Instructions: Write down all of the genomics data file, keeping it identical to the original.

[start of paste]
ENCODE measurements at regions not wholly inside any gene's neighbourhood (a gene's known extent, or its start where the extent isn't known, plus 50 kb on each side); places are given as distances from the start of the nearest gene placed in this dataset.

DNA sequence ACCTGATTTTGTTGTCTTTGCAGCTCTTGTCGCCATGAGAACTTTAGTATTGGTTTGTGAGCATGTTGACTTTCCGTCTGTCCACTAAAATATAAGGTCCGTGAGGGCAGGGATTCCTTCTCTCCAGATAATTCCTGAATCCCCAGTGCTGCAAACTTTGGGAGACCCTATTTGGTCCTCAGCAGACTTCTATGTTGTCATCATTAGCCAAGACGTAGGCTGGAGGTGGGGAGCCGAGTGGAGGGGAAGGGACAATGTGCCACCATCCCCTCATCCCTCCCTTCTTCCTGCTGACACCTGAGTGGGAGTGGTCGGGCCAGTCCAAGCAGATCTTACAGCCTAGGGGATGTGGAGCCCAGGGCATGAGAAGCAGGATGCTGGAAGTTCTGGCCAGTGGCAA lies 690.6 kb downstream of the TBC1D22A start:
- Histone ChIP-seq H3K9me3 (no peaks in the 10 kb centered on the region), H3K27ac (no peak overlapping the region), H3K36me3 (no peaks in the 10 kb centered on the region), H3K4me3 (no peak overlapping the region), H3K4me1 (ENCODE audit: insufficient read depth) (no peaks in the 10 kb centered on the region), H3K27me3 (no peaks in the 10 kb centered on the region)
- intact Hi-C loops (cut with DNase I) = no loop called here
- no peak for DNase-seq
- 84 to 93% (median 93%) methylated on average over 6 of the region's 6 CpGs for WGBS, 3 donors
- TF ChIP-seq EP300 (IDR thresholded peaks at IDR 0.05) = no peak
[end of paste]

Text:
ENCODE measurements at regions not wholly inside any gene's neighbourhood (a gene's known extent, or its start where the extent isn't known, plus 50 kb on each side); places are given as distances from the start of the nearest gene placed in this dataset.

DNA sequence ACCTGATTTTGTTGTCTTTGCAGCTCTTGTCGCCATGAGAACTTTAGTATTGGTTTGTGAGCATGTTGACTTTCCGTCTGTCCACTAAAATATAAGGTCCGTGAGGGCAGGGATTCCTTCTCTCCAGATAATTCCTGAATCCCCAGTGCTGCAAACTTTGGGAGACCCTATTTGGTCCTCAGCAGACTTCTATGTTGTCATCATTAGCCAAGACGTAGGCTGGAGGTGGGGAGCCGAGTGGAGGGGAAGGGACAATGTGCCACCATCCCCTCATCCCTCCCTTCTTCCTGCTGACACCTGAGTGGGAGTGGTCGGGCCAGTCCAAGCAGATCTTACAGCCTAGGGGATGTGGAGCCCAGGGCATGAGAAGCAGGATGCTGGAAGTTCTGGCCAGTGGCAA lies 690.6 kb downstream of the TBC1D22A start:
- Histone ChIP-seq H3K9me3 (no peaks in the 10 kb centered on the region), H3K27ac (no peak overlapping the region), H3K36me3 (no peaks in the 10 kb centered on the region), H3K4me3 (no peak overlapping the region), H3K4me1 (ENCODE audit: insufficient read depth) (no peaks in the 10 kb centered on the region), H3K27me3 (no peaks in the 10 kb centered on the region)
- intact Hi-C loops (cut with DNase I) = no loop called here
- no peak for DNase-seq
- 84 to 93% (median 93%) methylated on average over 6 of the region's 6 CpGs for WGBS, 3 donors
- TF ChIP-seq EP300 (IDR thresholded peaks at IDR 0.05) = no peak